FL - New environmental technology could help the Indian River Lagoon, but proceed with caution

Across Volusia County, people who care about our community’s long-term environmental health have been united in fear and grief over the devastation slowly unfolding in the Indian River Lagoon. Water pollution is increasing. Seagrass beds are disappearing. Fish are losing their spawning sanctuaries. And manatees are starving to death.

There’s widespread agreement that it will be difficult, expensive and time-consuming to restore health to the lagoon, but local officials are unanimous in their support for the effort, and in agreement about what needs to happen: Diminish the pollution that flows into this area’s surface waters. Contain the residue tens of thousands of cars leave on the roads every day. Reduce the amount of chemicals and fertilizers applied to landscaping and lawns. Replace thousands of failing septic tanks that leach sewage in this area’s drinking-water aquifer as well as rivers, lakes and the Intracoastal.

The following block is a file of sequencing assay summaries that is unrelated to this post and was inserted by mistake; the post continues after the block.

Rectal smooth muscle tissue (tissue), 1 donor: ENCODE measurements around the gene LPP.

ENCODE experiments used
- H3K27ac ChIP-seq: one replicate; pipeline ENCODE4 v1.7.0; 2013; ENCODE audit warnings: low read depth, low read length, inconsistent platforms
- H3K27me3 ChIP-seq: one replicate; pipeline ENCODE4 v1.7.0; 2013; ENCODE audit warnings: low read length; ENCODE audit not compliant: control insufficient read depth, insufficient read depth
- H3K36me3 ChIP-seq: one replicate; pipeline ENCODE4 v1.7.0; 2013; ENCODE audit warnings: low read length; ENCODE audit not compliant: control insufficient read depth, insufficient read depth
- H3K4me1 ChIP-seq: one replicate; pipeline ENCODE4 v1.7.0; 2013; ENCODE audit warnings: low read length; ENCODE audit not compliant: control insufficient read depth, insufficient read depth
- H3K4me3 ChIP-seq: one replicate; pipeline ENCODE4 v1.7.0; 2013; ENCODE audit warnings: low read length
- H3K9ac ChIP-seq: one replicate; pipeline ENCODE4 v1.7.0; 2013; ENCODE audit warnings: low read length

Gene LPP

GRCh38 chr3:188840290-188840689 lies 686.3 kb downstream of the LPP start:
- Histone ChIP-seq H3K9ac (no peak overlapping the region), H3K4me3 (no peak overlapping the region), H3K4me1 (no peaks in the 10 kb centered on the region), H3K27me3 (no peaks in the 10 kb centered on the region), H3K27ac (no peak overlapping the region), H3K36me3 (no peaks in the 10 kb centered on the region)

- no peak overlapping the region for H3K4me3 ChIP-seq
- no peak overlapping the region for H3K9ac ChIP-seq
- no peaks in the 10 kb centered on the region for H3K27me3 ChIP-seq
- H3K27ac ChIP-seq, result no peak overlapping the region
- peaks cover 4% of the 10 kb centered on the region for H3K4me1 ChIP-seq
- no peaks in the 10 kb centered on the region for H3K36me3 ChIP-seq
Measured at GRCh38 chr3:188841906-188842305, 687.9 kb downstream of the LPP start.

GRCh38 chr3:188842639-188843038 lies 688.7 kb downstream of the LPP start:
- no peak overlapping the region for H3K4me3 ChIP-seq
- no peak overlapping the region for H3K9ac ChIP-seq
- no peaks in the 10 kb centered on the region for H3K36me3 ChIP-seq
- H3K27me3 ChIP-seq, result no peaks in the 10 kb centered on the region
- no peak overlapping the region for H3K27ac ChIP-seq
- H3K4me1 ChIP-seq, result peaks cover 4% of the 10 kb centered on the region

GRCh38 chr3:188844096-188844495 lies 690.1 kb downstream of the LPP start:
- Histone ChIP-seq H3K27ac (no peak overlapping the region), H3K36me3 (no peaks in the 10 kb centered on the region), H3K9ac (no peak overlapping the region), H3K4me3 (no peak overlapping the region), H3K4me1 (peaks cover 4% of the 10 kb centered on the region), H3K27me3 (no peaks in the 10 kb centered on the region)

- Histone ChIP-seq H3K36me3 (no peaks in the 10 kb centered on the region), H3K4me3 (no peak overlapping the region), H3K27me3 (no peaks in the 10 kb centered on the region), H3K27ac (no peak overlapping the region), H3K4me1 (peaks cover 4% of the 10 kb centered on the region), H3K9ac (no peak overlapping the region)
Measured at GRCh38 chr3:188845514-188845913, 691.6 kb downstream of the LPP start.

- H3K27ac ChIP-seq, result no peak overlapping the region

Today, the Volusia County Council will hear about a different approach to the lagoon’s distress, backed by an intriguing alliance of local groups. The proposal: A exploratory project that would use a substance known as “Biorock” in an effort to restore reef structures and seagrass at a site near Oak Hill. The technology uses a low-level current to encourage deposits of limestone for underwater construction of so-called “electric reefs” where corals and other sealife  — including, hopefully, seagrass — can take hold. The website of the Global Coral Reef Alliance, which would deploy the system in Volusia County, claims that the new structures help insulate underwater ecosystems from the impacts of pollution and other stress sources.

The proposal could hold great promise for Volusia County and the lagoon as a whole, which explains how it’s captured the backing of longterm beach-access advocacy group Sons of the Beach and Dream Green Volusia, with the support of Volusia County’s CEO Business Alliance.

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